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Bringing Trans Sex and Sexual Embodiments into Sociology

Mon, August 22, 4:30 to 6:10pm, TBA

Abstract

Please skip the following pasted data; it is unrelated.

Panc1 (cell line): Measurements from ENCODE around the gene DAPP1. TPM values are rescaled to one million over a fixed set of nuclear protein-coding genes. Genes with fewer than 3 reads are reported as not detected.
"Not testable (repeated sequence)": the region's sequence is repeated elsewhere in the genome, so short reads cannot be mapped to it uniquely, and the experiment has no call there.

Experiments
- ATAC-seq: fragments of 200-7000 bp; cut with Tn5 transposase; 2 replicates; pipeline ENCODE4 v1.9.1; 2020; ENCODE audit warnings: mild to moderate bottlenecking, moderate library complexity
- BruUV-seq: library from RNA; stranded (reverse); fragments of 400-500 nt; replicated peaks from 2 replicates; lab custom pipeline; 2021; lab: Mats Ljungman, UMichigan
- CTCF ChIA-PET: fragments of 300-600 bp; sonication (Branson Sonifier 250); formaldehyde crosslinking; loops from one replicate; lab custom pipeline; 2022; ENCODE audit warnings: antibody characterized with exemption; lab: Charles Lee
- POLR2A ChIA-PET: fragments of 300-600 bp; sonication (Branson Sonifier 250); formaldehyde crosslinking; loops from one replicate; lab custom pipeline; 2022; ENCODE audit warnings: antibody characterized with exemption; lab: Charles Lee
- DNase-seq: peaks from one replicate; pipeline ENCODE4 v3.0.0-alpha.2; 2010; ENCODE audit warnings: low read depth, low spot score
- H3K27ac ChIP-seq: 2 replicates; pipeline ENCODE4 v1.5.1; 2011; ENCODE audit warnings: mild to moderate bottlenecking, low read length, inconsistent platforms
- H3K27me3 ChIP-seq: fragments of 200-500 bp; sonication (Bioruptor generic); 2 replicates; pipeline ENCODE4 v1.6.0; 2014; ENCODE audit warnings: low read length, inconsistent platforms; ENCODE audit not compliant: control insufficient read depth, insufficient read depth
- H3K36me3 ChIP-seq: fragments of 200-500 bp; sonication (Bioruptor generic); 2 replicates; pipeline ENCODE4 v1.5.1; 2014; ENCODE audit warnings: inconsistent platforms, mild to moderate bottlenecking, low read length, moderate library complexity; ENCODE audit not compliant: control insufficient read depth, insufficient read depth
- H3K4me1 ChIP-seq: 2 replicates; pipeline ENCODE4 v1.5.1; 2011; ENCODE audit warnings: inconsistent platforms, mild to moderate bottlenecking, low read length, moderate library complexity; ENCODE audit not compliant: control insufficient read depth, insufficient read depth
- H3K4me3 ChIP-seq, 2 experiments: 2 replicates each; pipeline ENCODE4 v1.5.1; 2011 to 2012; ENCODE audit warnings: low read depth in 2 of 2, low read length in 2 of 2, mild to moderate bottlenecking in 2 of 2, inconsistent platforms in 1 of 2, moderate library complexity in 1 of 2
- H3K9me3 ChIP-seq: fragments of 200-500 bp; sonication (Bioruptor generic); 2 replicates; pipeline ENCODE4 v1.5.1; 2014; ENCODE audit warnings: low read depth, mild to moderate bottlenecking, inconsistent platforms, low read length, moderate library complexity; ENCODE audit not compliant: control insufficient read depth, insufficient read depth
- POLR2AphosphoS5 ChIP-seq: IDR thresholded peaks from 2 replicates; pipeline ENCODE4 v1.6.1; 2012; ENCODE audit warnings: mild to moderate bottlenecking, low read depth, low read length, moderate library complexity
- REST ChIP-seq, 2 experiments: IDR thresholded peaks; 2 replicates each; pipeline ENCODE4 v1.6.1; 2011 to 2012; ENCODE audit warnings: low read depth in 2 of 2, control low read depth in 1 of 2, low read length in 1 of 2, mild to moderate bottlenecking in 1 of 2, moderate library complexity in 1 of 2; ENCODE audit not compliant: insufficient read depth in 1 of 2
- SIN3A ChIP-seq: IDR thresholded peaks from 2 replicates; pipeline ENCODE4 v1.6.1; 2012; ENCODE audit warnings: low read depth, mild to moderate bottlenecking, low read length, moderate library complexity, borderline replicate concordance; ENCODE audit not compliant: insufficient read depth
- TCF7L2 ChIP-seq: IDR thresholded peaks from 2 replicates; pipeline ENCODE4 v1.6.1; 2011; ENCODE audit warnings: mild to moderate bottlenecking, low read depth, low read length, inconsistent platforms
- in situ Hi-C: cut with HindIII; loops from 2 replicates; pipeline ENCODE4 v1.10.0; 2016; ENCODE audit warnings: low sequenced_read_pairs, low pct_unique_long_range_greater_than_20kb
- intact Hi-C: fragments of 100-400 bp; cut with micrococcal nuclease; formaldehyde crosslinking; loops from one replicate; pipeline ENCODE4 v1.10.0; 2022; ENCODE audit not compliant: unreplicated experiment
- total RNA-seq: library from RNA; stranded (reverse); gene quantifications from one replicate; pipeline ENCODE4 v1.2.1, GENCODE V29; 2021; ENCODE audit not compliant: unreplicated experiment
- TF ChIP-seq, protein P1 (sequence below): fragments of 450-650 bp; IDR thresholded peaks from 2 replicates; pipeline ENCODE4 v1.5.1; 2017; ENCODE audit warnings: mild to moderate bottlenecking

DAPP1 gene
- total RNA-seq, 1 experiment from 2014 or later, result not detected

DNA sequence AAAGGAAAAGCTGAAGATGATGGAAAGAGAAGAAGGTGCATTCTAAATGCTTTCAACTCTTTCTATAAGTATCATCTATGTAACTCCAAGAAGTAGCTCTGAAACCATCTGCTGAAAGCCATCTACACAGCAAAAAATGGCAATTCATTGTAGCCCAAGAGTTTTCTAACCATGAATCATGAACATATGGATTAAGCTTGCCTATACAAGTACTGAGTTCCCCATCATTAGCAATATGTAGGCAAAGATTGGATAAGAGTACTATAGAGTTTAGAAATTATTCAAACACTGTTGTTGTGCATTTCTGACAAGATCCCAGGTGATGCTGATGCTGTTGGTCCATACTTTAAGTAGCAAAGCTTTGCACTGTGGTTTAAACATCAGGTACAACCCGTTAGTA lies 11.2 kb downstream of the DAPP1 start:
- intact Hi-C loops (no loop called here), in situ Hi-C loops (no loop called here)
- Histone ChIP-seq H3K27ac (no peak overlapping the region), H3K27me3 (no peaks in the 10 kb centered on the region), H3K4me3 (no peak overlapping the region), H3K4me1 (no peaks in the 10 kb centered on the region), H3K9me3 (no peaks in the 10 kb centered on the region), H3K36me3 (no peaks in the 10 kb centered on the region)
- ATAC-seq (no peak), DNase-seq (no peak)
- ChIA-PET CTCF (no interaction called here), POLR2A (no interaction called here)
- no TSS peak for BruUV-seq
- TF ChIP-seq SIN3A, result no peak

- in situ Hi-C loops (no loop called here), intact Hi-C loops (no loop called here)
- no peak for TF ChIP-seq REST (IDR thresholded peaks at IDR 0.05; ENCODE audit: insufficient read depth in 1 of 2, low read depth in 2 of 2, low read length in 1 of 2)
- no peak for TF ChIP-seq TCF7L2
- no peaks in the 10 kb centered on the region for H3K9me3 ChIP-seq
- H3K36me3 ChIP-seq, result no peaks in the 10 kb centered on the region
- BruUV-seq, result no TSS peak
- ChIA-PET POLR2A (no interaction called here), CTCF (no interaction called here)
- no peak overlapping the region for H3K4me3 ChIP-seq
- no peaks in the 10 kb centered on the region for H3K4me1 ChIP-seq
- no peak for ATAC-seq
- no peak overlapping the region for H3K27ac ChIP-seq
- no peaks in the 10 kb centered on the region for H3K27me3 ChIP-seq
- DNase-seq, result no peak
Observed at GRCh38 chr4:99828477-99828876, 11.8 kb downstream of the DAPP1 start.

Sociologist Kevin Walby (2012:10) warns about the importance of studying sex and sexual practices from academic perspectives: “[We] must start with bodies coming together, their parts and fluids, the interactions between bodies and the meanings produced therein.” Joshua Gamson (2013:808), reviewing more than a decade of sociological texts on LGBT issues, writes: “LGBT sociology… could use some more sex.” Indeed, sexuality among cis women and their trans men partners has rarely been explored by academic researchers. Sex and sexuality are generally considered fundamental components of intimate relationships, yet there remain palpable silences around cis women’s embodied experiences of sexuality with trans men partners. Here, I challenge these silences by offering narrative interview accounts, from fifty cis women partners of trans men, about their experiences of trans sexual embodiments and sexuality.

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